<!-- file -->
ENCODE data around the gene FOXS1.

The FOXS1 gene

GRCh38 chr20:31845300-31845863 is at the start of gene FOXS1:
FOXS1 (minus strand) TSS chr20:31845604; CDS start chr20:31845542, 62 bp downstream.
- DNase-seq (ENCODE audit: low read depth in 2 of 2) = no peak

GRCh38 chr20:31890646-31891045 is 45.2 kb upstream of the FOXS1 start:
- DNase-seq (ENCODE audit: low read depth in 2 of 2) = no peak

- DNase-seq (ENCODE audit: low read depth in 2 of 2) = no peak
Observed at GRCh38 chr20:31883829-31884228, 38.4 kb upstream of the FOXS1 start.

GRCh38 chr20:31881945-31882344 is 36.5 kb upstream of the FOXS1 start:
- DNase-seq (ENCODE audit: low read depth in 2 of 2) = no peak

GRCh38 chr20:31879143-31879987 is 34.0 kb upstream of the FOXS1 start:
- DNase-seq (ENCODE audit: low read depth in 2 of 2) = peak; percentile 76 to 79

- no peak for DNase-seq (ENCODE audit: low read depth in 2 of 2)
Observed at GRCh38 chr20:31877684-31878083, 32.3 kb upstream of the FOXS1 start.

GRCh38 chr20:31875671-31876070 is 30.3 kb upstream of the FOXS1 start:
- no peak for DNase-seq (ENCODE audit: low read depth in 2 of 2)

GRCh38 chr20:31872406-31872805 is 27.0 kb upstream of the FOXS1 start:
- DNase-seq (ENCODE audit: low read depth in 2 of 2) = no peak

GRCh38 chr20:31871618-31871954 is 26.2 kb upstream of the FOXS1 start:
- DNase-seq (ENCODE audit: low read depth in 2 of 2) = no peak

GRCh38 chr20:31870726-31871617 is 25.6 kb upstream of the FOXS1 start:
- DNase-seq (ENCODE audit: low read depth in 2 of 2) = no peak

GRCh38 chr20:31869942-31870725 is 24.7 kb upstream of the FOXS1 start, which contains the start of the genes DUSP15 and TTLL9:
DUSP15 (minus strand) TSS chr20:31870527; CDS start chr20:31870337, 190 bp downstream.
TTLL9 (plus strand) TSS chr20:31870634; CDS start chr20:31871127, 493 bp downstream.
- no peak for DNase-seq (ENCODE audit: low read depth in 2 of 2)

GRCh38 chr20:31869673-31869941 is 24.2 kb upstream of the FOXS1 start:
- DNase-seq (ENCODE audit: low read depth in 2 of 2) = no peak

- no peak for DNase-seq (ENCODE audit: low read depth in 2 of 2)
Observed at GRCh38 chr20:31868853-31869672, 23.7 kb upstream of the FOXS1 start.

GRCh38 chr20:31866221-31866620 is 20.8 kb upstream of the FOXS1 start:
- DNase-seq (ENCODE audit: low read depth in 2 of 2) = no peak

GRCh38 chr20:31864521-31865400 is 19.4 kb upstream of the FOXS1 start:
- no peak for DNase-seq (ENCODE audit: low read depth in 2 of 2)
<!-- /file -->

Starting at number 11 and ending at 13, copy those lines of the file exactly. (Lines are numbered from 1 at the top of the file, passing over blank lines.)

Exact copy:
- DNase-seq (ENCODE audit: low read depth in 2 of 2) = no peak

GRCh38 chr20:31879143-31879987 is 34.0 kb upstream of the FOXS1 start:
- DNase-seq (ENCODE audit: low read depth in 2 of 2) = peak; percentile 76 to 79